The ongoing conversation, brought to you by the Chronicle of Higher Education…
“There is a drumbeat to look at the value of higher education through the value of the short-term earning power of college graduates,” says John R. Kroger, president of Reed College. “The ROI argument is mainly looking at the return to the individual and the family. Another thing we ought to be measuring is the societal gain. When someone goes to college and decides, I am going to be a teacher instead of a patent lawyer, one of the things you might conclude is that even if the individual gain is rather limited, the societal gain is enormous.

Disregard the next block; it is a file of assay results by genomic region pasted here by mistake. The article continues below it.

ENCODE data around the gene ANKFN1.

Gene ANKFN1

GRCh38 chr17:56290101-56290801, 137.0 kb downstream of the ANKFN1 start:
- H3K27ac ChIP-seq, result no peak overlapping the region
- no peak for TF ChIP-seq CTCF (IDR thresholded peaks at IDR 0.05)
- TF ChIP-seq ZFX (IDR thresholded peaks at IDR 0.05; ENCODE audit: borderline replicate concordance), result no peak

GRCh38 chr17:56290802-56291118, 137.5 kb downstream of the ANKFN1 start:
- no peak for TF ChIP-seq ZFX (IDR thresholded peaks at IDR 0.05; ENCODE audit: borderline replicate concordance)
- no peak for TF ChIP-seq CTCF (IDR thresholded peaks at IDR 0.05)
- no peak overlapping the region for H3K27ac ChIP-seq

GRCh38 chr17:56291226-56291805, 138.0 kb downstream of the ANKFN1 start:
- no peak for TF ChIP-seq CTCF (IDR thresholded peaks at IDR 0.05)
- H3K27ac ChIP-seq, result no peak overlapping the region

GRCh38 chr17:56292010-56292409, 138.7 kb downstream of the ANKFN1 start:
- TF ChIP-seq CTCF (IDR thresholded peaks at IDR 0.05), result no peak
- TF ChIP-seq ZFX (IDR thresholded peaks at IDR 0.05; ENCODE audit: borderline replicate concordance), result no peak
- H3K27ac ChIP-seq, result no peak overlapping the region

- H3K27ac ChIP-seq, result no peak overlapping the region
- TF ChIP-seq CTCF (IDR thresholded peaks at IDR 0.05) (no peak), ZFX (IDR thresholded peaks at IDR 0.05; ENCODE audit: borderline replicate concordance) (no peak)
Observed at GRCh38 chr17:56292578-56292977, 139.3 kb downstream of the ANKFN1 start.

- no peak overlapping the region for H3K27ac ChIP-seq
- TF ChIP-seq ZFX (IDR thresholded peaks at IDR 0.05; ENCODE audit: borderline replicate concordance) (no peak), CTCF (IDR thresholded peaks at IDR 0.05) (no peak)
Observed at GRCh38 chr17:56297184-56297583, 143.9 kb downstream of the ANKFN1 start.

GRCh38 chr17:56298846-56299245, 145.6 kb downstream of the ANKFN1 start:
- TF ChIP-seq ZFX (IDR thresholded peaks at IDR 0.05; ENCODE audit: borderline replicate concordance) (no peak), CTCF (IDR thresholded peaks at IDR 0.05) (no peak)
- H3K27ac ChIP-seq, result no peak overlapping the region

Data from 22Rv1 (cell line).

An education that treats people just like economic actors and is concerned mostly with training them to be producers and consumers is really limited,” Mr. Kroger says. “No one has ever viewed that as the purpose of education.”